In total, there are over 2,000 individual wine producers in the country.

The Barossa Valley in South Australia is arguably one of the most famous wine-producing regions with over 150 wineries. 

Gran Burge, Jacob’s Creek, Wolf Blass, and Bethan Wines are a few wineries that you should sample during your visit.

It’s Laid-Back Culture

Maybe it’s long days of warm weather or numerous fun recreational activities, but it’s a known fact that most Australians are laid back and easygoing (did you know that cricketer Dennis Lillee even greeted Queen Elizabeth with a “G’day, how ya goin’?”). 

Even their language is dotted with slang and abbreviations, adding to the informality of the culture. 

Whatever the reason, the Australian laid-back lifestyle is something that all societies can learn from.

It’s not uncommon to see people taking their lunch break on the beach or enjoying an after-work beer with friends and family.

Australians are definitely known to enjoy life to the fullest.

And most importantly, Australians are extremely friendly. 

People will usually always greet you with a smile or a “G’day, mate” and are willing to go the extra mile to help with problems you may encounter while traveling. 

And because almost 30% of the country was born overseas, you can expect to be treated with respect and kindness, even as a foreigner.


What is the best time to visit Australia?

The seasons in Australia are opposite to those in the Northern Hemisphere, although the exact weather will depend on which part of the country you’re visiting.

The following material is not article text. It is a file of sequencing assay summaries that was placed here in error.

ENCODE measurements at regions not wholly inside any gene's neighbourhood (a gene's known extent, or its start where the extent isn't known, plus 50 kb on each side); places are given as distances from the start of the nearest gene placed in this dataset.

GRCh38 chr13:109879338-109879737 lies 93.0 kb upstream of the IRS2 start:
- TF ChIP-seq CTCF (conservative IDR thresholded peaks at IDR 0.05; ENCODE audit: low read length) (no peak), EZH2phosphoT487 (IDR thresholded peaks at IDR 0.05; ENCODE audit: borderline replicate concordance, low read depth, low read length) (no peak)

But generally speaking, the spring (September and November) and fall (March to May) are two of the best times to visit.

Summer can also be a good time to visit the southern coast, which is considerably cooler and better suited for sightseeing.

If you’re traveling to the northern part of the country, you’ll want to avoid traveling during the rainy season, which goes from October until April.

How many days do I need in Australia? 

Australia is a massive country with long distances between many of its top cities and sights. 

If you’re planning to just tick one or two places off your bucket list, then a week or two is generally enough time

However, the more time you have in the country, the most you’ll be able to immerse yourself in the culture. 

Ideally, you’ll want to allow 3 or 4 days for every destination you’re planning to visit.